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COVID-19 roundup

Tuesday, Sep 28, 2021 - Posted by Rich Miller


A month ago, Pritzker said that while also announcing an indoor mask mandate along with vaccine requirements for P-12 teachers, healthcare workers, and higher education students.

Since that announcement, Illinois COVID-19 cases have significantly declined from a high of nearly 6,000 on September 3 to just a little more than 2,000 on September 27. […]

“It’s a combination of vaccination, masking and the mitigation strategies that we have,” Dr. Vidya Sundareshan, SIU school of Medicine infectious disease doctor, said. […]

Statewide, a massive spike in administered vaccine doses happened in the days following Pritzker’s announcement.


[Ameri Klafeta, director of the ACLU of Illinois’ Women’s and Reproductive Rights Project] says workers relying on the [Illinois Health Care Right of Conscience Act] is a stretch.

“The way this act was written, it was always intended to apply to health care professionals, people who are delivering health care services,” Klafeta said. “What we’re seeing now is a really unprecedented expansion, or attempt to expand, the protections of the law and really turning it on its head.”

She thinks this expansion of the right of conscience law will face legal challenges.

“It seems like the people who are really these mandates that Gov. Pritzker has issued are relying heavily on this law and I wouldn’t be surprised if they proceed through the court and I think that would be up to the courts to determine how broadly to interpret this,” Klafeta said. “It’s always possible that in the meantime the legislature could come back and amend the law, potentially to narrow some of the terms that people are relying on to bring the law back to its original scope.”

* More on the HCRCA from Fox Illinois

Carl Draper, an employment attorney with Feldman, Wasser, Draper & Cox, says it may be unfortunate from a public health perspective, but from a legal perspective, the timing of this law could challenge the governor’s emergency powers.

“This law was adopted in 1998 after most of that emergency authorization power was already on the books, so the courts will interpret this as modifying and superseding the other emergency preparedness laws,” Draper explained.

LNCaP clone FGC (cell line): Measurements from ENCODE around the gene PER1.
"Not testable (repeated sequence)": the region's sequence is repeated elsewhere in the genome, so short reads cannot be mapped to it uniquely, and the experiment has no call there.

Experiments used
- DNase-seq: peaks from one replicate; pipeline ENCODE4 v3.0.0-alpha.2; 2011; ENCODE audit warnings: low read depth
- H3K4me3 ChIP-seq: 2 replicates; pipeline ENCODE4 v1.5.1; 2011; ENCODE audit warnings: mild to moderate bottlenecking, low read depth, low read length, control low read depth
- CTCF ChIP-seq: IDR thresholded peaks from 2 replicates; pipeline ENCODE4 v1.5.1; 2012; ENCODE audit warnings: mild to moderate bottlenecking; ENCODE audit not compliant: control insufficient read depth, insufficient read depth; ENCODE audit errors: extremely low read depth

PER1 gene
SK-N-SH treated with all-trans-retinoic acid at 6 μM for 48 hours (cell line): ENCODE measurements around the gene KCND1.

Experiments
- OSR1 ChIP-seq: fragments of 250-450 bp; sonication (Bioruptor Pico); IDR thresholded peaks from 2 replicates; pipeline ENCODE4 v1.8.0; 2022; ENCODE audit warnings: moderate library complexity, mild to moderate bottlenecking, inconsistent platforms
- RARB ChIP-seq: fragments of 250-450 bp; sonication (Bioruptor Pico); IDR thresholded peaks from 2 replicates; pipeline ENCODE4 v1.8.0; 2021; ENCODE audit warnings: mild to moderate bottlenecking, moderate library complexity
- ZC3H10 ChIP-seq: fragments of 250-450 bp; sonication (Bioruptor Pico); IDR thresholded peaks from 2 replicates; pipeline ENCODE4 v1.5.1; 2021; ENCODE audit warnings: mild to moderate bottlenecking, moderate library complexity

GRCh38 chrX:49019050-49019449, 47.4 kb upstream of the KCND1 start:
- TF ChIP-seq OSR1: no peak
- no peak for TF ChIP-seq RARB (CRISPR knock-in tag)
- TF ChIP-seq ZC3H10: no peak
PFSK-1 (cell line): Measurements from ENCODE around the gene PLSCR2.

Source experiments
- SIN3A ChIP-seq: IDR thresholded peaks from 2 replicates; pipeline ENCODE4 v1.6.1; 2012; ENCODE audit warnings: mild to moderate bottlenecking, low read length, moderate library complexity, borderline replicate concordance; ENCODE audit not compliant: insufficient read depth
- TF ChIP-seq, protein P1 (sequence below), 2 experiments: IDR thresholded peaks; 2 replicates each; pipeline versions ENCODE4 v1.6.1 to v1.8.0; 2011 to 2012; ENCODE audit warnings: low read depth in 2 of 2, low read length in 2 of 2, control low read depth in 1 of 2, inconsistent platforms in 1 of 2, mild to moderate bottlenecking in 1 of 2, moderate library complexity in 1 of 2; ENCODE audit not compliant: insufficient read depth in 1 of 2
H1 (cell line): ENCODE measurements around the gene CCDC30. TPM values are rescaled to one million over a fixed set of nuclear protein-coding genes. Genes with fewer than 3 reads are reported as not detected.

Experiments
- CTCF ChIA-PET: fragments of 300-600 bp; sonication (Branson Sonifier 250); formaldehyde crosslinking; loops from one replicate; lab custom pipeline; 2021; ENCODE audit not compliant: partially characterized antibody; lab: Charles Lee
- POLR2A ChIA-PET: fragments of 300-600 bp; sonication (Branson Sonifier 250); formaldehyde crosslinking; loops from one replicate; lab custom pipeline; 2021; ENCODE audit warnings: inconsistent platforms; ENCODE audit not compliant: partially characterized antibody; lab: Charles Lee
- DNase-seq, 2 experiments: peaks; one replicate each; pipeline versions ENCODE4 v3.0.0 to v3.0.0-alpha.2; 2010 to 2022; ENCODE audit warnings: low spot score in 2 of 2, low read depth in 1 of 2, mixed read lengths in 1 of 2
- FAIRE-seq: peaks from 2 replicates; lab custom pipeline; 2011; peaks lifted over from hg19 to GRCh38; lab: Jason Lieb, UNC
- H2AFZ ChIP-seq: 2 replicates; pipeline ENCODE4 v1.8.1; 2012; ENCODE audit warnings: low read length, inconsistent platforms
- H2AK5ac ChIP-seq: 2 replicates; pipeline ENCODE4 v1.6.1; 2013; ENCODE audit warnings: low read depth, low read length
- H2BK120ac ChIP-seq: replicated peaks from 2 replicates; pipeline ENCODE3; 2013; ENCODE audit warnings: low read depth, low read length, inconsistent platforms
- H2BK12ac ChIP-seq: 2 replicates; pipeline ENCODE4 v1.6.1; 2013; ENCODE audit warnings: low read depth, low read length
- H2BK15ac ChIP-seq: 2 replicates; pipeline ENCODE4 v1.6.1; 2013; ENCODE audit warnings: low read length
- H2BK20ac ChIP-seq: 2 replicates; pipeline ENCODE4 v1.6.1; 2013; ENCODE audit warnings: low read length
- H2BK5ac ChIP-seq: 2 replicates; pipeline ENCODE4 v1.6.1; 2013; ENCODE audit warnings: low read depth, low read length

Draper says there haven’t been many lawsuits applying vaccination debates to the HCRCA, but there was one in March of 2020, and the decision puts more power in teachers’ hands.

“The appellate court sided with the employee on every argument about the breadth of this,” Draper said. “That’s very powerful for individuals who object to the vaccination requirement, and even so much as the testing.”


Much of Illinois is also seeing signs the summer surge in cases is behind us. New hospital admissions for COVID-related illness have been declining for nearly three weeks and now fewer than 2,000 people are hospitalized with the virus.

In a state with a population of 12.7 million people, COVID-related hospitalizations represent .015 percent of the population. Yet, Governor JB Pritzker’s administration has not said how close we are to lifting the statewide indoor mask mandate that went into effect August 30.

If history repeats itself, we’ll see another surge in the fall and winter as people go back inside.

* Sun-Times

The mother of a Chicago Public Schools student at Jensen Elementary has passed away after battling COVID-19, according to her family, while hundreds of students, including her own, were ordered to quarantine because they were exposed to several confirmed cases of the virus at the school.

The district, which has faced criticism from the Chicago Teachers Union and some parents over its safety plan as it reopens full-time this fall, has claimed since the start of the pandemic that there has been little, if any, in-school transmission of the virus, and again Monday denied finding any evidence that the eight cases at Jensen were passed on to others in the building or at home.

Before she died late last week, Shenitha “Angel” Curry — described by family as “vibrant and outspoken” — said she was frustrated and angry with the school system’s COVID-19 protocols, particularly the contract tracing program which she said never reached her for an interview. Curry’s sister said Monday that Curry, who was unvaccinated, told her in her final days that she was sure her illness stemmed from the school. Curry’s 44th birthday would have been later this week.

Anxiety was already high at Jensen before parents learned of Curry’s death from teachers and union organizers as they brought their kids to school Monday. Over the past two weeks, 205 students have been sent home after they were identified as close contacts to at least one of eight children or educators who contracted the virus, according to district records. That left 11 of the school’s 17 classrooms in quarantine, with eight classes due to return Monday from their two-week remote learning period. The Lawndale school enrolls 297 students, most of whom are too young to be vaccinated.

Get your shots, folks.

* Sun-Times

Former Chicago Fraternal Order of Police President Dean Angelo Sr., was in an intensive care unit Monday night due to COVID-19 complications.

Angelo’s son, Dean Angelo Jr., a sergeant with the Chicago Police Department, confirmed Monday evening that his father was taken to the intensive care unit at a local hospital on Sunday and remained there as of Monday night.

COVID-19 has killed more police officers than anything else this year and last.

* NY Magazine